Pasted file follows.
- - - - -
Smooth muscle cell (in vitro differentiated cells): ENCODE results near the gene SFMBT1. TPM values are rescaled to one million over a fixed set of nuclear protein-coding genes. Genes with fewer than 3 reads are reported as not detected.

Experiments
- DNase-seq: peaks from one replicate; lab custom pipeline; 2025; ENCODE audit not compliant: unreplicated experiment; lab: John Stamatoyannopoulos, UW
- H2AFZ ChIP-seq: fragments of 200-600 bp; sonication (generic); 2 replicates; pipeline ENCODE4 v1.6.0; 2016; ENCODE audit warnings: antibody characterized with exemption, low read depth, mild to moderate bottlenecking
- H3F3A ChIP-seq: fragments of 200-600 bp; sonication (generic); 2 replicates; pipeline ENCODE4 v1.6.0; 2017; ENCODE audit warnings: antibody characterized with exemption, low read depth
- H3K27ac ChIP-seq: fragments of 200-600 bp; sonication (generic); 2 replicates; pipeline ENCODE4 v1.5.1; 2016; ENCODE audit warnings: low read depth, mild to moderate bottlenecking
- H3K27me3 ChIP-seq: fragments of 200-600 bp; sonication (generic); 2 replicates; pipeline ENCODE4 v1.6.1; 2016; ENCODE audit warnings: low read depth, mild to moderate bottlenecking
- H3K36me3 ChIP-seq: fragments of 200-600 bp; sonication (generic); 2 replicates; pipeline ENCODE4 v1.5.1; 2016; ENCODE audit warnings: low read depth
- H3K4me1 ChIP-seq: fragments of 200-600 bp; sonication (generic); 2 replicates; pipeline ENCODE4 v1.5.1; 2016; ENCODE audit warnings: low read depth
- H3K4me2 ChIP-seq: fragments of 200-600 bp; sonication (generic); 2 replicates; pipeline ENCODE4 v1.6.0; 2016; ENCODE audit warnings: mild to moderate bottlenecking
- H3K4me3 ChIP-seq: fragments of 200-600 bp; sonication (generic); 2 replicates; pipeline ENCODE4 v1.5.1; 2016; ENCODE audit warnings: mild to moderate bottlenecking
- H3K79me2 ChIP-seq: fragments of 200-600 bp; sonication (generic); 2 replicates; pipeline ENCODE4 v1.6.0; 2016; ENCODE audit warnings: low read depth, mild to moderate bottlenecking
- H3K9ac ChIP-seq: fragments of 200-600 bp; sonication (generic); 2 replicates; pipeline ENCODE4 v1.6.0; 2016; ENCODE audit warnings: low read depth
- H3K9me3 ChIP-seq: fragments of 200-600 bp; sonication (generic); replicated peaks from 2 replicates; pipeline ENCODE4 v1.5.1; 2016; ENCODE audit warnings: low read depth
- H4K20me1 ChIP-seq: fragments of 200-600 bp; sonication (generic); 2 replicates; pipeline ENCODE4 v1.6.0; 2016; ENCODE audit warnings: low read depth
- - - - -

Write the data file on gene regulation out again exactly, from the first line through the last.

Smooth muscle cell (in vitro differentiated cells): ENCODE results near the gene SFMBT1. TPM values are rescaled to one million over a fixed set of nuclear protein-coding genes. Genes with fewer than 3 reads are reported as not detected.

Experiments
- DNase-seq: peaks from one replicate; lab custom pipeline; 2025; ENCODE audit not compliant: unreplicated experiment; lab: John Stamatoyannopoulos, UW
- H2AFZ ChIP-seq: fragments of 200-600 bp; sonication (generic); 2 replicates; pipeline ENCODE4 v1.6.0; 2016; ENCODE audit warnings: antibody characterized with exemption, low read depth, mild to moderate bottlenecking
- H3F3A ChIP-seq: fragments of 200-600 bp; sonication (generic); 2 replicates; pipeline ENCODE4 v1.6.0; 2017; ENCODE audit warnings: antibody characterized with exemption, low read depth
- H3K27ac ChIP-seq: fragments of 200-600 bp; sonication (generic); 2 replicates; pipeline ENCODE4 v1.5.1; 2016; ENCODE audit warnings: low read depth, mild to moderate bottlenecking
- H3K27me3 ChIP-seq: fragments of 200-600 bp; sonication (generic); 2 replicates; pipeline ENCODE4 v1.6.1; 2016; ENCODE audit warnings: low read depth, mild to moderate bottlenecking
- H3K36me3 ChIP-seq: fragments of 200-600 bp; sonication (generic); 2 replicates; pipeline ENCODE4 v1.5.1; 2016; ENCODE audit warnings: low read depth
- H3K4me1 ChIP-seq: fragments of 200-600 bp; sonication (generic); 2 replicates; pipeline ENCODE4 v1.5.1; 2016; ENCODE audit warnings: low read depth
- H3K4me2 ChIP-seq: fragments of 200-600 bp; sonication (generic); 2 replicates; pipeline ENCODE4 v1.6.0; 2016; ENCODE audit warnings: mild to moderate bottlenecking
- H3K4me3 ChIP-seq: fragments of 200-600 bp; sonication (generic); 2 replicates; pipeline ENCODE4 v1.5.1; 2016; ENCODE audit warnings: mild to moderate bottlenecking
- H3K79me2 ChIP-seq: fragments of 200-600 bp; sonication (generic); 2 replicates; pipeline ENCODE4 v1.6.0; 2016; ENCODE audit warnings: low read depth, mild to moderate bottlenecking
- H3K9ac ChIP-seq: fragments of 200-600 bp; sonication (generic); 2 replicates; pipeline ENCODE4 v1.6.0; 2016; ENCODE audit warnings: low read depth
- H3K9me3 ChIP-seq: fragments of 200-600 bp; sonication (generic); replicated peaks from 2 replicates; pipeline ENCODE4 v1.5.1; 2016; ENCODE audit warnings: low read depth
- H4K20me1 ChIP-seq: fragments of 200-600 bp; sonication (generic); 2 replicates; pipeline ENCODE4 v1.6.0; 2016; ENCODE audit warnings: low read depth